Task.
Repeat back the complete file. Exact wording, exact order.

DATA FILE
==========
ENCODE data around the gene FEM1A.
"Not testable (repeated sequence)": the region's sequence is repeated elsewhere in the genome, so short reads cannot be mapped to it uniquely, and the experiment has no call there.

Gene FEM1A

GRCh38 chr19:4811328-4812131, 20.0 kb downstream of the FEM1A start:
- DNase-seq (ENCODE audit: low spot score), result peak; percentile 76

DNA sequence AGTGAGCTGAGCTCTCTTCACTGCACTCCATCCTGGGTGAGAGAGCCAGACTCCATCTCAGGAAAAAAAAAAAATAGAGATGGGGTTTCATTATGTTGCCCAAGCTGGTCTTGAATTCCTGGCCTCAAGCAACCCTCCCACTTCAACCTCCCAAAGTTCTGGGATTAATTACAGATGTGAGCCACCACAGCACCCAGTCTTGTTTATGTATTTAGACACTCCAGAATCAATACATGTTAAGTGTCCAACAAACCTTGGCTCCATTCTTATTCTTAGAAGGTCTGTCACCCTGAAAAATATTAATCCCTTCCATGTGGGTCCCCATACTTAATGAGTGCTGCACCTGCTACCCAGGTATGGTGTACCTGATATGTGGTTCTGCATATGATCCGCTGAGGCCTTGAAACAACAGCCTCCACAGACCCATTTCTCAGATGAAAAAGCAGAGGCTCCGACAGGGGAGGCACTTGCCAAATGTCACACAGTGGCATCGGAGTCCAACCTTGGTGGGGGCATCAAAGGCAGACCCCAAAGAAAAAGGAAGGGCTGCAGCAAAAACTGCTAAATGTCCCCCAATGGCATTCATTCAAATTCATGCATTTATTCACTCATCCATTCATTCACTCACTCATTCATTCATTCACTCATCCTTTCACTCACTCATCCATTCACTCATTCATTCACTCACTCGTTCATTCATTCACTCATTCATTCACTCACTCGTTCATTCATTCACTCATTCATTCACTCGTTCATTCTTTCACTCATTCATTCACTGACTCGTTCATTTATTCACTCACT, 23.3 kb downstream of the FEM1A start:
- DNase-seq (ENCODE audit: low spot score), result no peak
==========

ENCODE data around the gene FEM1A.
"Not testable (repeated sequence)": the region's sequence is repeated elsewhere in the genome, so short reads cannot be mapped to it uniquely, and the experiment has no call there.

Gene FEM1A

GRCh38 chr19:4811328-4812131, 20.0 kb downstream of the FEM1A start:
- DNase-seq (ENCODE audit: low spot score), result peak; percentile 76

DNA sequence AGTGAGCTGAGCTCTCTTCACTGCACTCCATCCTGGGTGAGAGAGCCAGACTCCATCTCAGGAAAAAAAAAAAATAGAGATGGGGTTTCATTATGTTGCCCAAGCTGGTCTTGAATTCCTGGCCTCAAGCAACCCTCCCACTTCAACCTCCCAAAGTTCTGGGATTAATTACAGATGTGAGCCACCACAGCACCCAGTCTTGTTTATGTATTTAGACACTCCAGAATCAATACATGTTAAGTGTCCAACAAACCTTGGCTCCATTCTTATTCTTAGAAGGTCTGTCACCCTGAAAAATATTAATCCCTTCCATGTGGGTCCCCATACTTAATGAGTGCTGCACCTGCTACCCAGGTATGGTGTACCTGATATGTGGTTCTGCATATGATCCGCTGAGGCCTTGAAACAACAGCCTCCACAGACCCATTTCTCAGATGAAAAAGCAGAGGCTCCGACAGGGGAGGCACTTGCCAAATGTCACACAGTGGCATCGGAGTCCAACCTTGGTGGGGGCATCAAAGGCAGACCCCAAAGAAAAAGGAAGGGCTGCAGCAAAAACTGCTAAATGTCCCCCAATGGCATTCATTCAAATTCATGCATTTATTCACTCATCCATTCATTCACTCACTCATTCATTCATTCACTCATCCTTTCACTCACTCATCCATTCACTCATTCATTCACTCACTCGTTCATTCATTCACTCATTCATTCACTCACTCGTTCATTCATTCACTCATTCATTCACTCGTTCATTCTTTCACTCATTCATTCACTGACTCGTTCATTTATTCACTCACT, 23.3 kb downstream of the FEM1A start:
- DNase-seq (ENCODE audit: low spot score), result no peak